We’ve grown frustrated with Democratic leaders in both houses sidelining Republicans, who are duly elected and represent huge swaths of the state. Breaking a 40-year tradition, majority Democrats refused to include Republicans in the crafting of the transportation package. Also, more listening likely would have averted the still unfolding problems of the state’s now-suspended long-term care mandate and maybe the Legislature would have used more of its billions in surplus revenues for meaningful tax relief — as even other blue states have done.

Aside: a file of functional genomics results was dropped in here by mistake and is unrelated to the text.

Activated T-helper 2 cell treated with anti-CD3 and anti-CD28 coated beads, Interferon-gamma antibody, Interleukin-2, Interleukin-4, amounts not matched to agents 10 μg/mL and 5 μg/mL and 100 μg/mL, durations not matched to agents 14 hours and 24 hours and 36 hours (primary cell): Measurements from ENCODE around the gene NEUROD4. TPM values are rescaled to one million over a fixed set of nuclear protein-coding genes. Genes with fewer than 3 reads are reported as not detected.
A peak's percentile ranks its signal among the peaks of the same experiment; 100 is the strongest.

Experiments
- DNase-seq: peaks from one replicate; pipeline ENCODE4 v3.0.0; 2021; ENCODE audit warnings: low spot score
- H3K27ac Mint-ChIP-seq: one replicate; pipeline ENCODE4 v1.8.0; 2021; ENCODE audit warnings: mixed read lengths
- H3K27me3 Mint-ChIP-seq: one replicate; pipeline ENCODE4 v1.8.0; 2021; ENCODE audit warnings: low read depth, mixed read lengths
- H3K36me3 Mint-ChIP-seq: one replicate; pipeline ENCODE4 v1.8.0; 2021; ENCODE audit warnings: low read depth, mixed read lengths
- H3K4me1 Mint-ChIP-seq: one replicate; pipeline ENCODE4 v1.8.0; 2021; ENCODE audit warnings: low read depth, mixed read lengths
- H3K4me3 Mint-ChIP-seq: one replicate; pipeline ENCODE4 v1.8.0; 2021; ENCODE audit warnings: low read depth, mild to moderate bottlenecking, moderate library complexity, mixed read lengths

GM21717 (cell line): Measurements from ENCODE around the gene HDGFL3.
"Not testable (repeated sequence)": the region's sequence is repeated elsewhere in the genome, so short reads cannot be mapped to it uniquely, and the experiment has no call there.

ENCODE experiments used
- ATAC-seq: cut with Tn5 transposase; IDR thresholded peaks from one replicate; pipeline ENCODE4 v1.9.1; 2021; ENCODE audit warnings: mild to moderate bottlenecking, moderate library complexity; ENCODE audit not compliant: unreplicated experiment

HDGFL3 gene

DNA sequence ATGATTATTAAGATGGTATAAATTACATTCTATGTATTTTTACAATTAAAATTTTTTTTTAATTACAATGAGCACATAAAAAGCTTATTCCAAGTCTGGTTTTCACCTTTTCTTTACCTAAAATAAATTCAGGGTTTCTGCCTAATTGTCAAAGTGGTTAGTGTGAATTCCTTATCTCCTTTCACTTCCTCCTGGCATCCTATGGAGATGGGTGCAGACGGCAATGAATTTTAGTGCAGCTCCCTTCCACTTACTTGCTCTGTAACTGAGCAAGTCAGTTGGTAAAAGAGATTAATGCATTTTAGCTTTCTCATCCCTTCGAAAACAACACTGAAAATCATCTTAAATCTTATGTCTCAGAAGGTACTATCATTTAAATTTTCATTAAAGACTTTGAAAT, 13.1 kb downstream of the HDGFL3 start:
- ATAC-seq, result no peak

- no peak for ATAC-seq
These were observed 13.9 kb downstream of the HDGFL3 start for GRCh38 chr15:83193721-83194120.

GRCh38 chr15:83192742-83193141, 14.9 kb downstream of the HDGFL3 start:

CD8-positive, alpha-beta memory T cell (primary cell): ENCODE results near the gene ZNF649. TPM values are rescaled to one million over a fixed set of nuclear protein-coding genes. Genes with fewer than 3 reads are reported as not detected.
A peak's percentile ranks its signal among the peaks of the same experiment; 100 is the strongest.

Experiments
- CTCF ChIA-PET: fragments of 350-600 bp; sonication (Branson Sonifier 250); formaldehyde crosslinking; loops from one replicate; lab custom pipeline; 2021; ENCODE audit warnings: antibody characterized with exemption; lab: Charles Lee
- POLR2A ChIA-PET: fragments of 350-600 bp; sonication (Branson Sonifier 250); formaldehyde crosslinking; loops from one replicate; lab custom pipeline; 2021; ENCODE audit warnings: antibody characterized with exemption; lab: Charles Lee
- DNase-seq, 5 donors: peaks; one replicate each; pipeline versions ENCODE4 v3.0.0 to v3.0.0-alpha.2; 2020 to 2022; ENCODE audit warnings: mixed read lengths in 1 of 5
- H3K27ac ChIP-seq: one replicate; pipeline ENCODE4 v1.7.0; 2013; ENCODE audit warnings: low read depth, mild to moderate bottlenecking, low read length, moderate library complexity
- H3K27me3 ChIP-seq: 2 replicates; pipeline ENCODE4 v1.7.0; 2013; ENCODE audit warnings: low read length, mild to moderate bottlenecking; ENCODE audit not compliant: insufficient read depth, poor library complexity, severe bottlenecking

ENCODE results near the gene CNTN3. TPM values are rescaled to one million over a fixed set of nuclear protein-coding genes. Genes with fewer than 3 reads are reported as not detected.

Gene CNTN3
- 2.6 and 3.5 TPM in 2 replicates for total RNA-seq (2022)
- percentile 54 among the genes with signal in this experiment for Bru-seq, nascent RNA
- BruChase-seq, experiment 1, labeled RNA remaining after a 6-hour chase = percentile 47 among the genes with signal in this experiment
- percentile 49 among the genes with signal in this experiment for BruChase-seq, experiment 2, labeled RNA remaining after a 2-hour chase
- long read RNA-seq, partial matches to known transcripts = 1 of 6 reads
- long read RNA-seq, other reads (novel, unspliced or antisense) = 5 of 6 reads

In three races, we endorsed Republican challengers to incumbent Democrats — two happen to be former lawmakers themselves. And in two Republican-held seats, we endorsed more moderate, but still conservative, challengers over the far-right incumbents.

In the 45th Legislative District Senate race, we endorsed Ryika Hooshangi, a pro-abortion rights Republican. A former State Department diplomat and attorney, Hooshangi is liberal on social issues and conservative on fiscal issues — good sensibilities for the Eastside district especially with a recession looming. The incumbent, Manka Dhingra, obfuscated in our interview about her well-known role in trying to decriminalize hard drugs and in sinking a reasonable change to the controversial police pursuit law, even though her caucus had the votes.